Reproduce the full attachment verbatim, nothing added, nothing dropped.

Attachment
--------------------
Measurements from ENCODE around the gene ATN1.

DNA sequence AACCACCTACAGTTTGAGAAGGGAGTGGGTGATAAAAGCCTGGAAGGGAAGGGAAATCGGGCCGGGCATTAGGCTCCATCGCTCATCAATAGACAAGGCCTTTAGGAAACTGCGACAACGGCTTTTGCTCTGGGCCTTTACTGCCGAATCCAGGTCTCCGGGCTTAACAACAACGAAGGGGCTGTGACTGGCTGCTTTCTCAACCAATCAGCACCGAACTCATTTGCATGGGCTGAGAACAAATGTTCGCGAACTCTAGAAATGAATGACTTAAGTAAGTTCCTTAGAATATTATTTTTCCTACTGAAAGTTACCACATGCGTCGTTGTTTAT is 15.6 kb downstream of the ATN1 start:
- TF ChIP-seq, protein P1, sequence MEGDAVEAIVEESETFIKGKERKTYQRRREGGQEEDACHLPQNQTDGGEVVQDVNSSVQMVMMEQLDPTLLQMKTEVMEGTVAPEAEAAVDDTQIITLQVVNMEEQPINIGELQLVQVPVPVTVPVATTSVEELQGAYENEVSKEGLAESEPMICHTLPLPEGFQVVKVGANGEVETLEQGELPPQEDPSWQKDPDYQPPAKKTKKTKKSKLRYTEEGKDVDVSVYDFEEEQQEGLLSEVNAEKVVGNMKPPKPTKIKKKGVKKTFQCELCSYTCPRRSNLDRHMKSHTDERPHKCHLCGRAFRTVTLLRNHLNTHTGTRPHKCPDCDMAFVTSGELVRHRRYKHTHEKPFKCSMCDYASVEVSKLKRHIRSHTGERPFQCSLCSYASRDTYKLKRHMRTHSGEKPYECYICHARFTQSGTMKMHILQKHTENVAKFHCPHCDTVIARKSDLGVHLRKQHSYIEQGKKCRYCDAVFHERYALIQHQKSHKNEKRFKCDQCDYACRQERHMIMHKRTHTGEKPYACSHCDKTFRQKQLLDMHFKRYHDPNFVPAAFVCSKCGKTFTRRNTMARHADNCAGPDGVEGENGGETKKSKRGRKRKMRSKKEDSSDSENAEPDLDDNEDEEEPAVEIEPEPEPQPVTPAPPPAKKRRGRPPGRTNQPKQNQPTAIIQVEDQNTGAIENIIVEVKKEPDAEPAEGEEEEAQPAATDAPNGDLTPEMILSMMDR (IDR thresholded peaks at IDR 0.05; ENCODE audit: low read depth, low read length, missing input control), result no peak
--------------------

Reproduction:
Measurements from ENCODE around the gene ATN1.

DNA sequence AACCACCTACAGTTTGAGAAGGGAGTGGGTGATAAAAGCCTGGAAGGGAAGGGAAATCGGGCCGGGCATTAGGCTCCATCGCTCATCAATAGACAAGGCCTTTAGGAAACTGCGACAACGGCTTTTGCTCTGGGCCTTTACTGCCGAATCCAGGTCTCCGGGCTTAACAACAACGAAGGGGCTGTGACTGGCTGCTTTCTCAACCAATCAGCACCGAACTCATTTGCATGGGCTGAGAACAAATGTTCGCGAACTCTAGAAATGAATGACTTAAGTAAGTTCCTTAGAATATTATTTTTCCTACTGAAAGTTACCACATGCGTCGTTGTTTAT is 15.6 kb downstream of the ATN1 start:
- TF ChIP-seq, protein P1, sequence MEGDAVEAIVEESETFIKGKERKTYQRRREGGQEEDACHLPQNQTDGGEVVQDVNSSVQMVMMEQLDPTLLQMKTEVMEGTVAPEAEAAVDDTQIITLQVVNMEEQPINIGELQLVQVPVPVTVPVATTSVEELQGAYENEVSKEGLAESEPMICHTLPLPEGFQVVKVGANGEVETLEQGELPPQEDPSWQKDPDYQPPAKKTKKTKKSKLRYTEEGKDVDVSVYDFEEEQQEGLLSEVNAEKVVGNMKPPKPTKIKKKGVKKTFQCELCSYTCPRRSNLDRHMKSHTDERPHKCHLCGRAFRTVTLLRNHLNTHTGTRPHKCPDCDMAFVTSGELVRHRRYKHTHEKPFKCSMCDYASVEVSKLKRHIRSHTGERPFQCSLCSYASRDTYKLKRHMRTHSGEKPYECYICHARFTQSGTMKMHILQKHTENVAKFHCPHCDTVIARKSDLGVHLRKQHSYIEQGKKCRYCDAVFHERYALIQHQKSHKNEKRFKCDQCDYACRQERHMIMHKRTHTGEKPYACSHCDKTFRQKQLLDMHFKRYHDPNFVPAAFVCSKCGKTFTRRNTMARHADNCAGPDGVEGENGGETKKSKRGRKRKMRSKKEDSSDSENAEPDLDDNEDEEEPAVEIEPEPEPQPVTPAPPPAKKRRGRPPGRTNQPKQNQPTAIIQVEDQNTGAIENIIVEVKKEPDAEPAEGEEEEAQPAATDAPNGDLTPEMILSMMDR (IDR thresholded peaks at IDR 0.05; ENCODE audit: low read depth, low read length, missing input control), result no peak